Judicial Pendency

Government Litigation


From UPSC perspective, the following things are important :

Prelims level: NA

Mains level: Problem of pendency of cases and the role of the Government



  • Much has been said about why we have a staggeringly high number of cases that constitute pendency or cases that are undecided in the court system. Pendency or cases pending in courts have been a source of agony for litigants, lawyers and judges alike. In 2018, the Law Commission of India, in its 230th report, noted that the government is the biggest litigant in the system.

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Ratio: Number of Judges serving the population

  • India has 21 judges for every million people: India has a terribly low number of judges serving a very large population to be more precise, India has about 21 judges for every million people, as the government recently informed the Rajya Sabha.
  • Comparatively in China: China has about 159 judges for every million people.

What is cause of concern for the government?

  • Pendency impacts governance and weakens law and order: It is a cause of concern for the government since an arduous dispute resolution system adversely impacts governance and weakens law and order in any country.
  • Government is the largest litigant: Our government has been seized by the burdens of the justice system for long, and is acutely aware of its own role in contributing to the number of cases that enter the courts and remain to be decided.

Efforts taken by the Government to reduce its litigation

  • Government is well aware: The government has been cognisant of its role in contributing to litigation simply by being the biggest litigator in the courts.
  • Action plan in response to large number of Government litigation: On June 13, 2017, the department of justice of the Government of India, released an Action Plan to reduce Government Litigation. The action plan was in response to the fact that 46 per cent of the total pending cases in the court system pertains to the government.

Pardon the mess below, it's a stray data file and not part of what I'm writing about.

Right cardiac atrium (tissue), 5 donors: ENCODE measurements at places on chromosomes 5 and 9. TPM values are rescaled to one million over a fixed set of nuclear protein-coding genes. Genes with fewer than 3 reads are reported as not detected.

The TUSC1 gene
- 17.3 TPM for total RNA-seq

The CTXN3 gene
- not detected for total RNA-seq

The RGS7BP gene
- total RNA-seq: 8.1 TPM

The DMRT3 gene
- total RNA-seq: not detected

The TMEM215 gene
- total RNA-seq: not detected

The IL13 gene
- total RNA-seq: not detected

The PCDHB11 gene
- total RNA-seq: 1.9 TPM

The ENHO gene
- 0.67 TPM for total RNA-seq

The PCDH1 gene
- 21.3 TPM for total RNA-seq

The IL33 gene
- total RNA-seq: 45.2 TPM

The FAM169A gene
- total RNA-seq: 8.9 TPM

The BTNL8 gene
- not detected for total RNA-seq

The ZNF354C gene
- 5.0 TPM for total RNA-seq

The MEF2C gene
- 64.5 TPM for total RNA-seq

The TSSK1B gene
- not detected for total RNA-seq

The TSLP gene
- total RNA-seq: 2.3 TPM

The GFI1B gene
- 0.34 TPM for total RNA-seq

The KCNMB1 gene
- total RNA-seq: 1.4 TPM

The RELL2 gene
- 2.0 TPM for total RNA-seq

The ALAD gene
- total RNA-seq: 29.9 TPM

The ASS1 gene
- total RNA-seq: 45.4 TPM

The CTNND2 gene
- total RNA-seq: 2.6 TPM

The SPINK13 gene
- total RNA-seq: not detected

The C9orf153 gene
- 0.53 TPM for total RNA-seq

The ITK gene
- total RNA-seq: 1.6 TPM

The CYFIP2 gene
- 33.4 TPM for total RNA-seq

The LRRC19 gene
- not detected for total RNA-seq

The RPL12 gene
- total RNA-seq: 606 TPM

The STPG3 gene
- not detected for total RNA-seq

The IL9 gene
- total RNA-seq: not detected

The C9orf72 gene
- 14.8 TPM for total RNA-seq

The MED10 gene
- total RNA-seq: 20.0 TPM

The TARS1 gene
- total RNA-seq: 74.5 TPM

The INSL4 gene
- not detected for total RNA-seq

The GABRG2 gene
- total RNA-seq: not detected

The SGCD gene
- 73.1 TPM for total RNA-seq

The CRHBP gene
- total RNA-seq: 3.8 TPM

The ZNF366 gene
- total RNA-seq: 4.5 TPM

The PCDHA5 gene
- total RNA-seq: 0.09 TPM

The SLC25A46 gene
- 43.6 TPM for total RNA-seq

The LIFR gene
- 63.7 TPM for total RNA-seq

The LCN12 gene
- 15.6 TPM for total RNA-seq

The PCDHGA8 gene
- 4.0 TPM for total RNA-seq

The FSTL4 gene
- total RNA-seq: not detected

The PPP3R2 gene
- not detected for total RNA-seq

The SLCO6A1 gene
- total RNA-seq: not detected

• Legal Information Management Briefing System (LIMBS): In 2015, they started the rather aptly named LIMBS project that intends to connect 55 ministries and their departments for litigation management. Aptly named, for it seeks to connect the various limbs of governance of our state. As on January 3, LIMBS shows that there are 6,20,000 cases involving the government pending before the court system.
  • National Litigation Policy (NLP), 2010: The status report to the NLP, 2010, was prepared because it is based on the recognition that the government and its various agencies are the predominant litigants in the courts and tribunals in the country. And, hence, it aimed to transform the government into an efficient and responsible litigant.

Is all its litigation is initiated by the government?

  • To be fair to the government, not all its litigation is initiated by it.
  • For instance, the government is the catalyst in inter-departmental litigation (between wings of the government) and routine appeals in service matters.
  • However, citizens trigger writ jurisdiction of the courts and file appeals in criminal cases. These also constitute a segment of cases involving the government being heard at various high courts and the Supreme Court.
  • So, while the government can control some of the litigation it is involved in, it is not the catalyst in certain classes of cases that involve it.

Way ahead

  • Insights provided by the Vidhi Centre: The Vidhi Centre for Legal Policy in its report on Government Litigation published in 2018, provides great insights into where the government can and cannot control the litigation it is party to.
  • Where Government control its litigation: For instance, the government’s 2010 National Litigation Policy (NLP) recognises that service matters should not be normally appealed and only cases which involve questions of constitutional interpretation should be pursued all the way till the Supreme Court. The government should implement this reform suggested by its own policymakers.
  • Reasons to reduce the litigation: There are many good reasons to reduce litigation that involves the government. Reducing the burden on the courts is a prime reason. As Vidhi 2018 notes, the costs involved in pursuing litigation eat into public funds. And a court battle between the individual and the state is also a battle of unequals.


  • What we need to address the overburdened court system is for the largest litigant to use the court system more efficiently and cautiously. This would be a tremendous start to addressing the problem of pendency. Appointing more judges would be a massive step to helping more dispute resolution as well.

Mains question

Q. Pendency of cases haunts Indian judiciary for a very long time. While there are multiple reasons for pendency, it is said that Government is the largest Litigant discuss. Enlist what efforts are taken by the government to reduce its litigation?

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